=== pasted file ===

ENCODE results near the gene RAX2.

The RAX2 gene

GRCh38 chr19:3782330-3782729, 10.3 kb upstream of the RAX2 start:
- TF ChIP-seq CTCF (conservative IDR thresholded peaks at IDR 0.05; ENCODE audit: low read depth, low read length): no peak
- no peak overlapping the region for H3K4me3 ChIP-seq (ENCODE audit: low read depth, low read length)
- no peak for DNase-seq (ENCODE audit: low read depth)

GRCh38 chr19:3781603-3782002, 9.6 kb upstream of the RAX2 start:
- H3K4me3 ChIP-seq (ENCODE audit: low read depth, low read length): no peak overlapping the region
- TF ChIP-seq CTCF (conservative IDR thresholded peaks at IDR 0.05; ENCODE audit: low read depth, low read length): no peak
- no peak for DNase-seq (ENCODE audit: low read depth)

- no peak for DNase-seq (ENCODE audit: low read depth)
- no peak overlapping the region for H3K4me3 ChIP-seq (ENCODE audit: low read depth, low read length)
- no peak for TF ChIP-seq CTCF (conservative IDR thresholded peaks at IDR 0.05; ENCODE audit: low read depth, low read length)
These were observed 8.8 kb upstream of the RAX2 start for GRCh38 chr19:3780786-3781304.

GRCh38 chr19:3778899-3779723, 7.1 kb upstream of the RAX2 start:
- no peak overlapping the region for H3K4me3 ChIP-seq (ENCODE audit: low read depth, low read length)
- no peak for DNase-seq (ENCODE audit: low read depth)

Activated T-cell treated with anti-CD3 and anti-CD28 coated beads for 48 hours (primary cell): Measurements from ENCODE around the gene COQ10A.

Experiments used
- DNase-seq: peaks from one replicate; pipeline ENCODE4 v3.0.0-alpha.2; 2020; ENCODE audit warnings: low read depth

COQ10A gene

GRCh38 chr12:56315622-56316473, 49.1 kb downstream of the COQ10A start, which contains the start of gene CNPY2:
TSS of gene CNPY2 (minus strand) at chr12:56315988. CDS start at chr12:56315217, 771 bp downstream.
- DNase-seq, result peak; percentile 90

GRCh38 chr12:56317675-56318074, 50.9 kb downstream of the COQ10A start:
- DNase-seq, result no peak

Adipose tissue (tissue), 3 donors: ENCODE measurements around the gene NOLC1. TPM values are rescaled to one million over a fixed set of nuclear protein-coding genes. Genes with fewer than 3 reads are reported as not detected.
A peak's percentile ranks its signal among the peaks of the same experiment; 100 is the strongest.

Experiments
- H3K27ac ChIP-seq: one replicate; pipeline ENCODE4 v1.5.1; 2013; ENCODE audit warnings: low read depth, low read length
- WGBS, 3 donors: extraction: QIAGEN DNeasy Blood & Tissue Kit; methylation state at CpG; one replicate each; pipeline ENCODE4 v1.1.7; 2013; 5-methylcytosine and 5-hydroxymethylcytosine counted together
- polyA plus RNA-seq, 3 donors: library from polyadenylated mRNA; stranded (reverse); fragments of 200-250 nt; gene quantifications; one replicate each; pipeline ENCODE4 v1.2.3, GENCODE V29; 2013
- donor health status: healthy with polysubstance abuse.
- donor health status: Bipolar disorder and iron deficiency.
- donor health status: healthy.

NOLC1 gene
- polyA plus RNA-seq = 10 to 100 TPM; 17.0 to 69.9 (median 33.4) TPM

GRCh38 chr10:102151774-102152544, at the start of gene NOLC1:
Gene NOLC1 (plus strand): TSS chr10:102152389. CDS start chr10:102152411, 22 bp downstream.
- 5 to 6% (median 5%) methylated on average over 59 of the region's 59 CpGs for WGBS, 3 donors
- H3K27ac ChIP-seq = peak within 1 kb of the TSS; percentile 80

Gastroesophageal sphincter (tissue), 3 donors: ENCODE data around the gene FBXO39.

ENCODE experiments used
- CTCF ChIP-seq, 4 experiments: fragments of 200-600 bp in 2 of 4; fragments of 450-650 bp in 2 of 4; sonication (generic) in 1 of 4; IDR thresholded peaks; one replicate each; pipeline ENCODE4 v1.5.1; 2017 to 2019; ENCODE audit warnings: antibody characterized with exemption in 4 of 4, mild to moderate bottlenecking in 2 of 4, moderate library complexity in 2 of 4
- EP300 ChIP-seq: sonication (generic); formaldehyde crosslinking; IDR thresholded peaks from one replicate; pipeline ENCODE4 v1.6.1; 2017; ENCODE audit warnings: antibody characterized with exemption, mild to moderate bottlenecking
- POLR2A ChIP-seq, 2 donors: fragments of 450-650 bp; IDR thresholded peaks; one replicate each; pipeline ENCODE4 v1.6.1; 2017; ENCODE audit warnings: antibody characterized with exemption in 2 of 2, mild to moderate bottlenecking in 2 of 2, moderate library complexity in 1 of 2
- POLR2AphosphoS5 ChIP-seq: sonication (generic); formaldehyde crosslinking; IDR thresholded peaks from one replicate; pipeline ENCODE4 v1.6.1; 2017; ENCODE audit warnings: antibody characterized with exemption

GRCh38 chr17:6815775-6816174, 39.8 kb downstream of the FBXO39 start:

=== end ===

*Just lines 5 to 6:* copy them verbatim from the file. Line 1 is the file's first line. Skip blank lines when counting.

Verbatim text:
- no peak overlapping the region for H3K4me3 ChIP-seq (ENCODE audit: low read depth, low read length)
- no peak for DNase-seq (ENCODE audit: low read depth)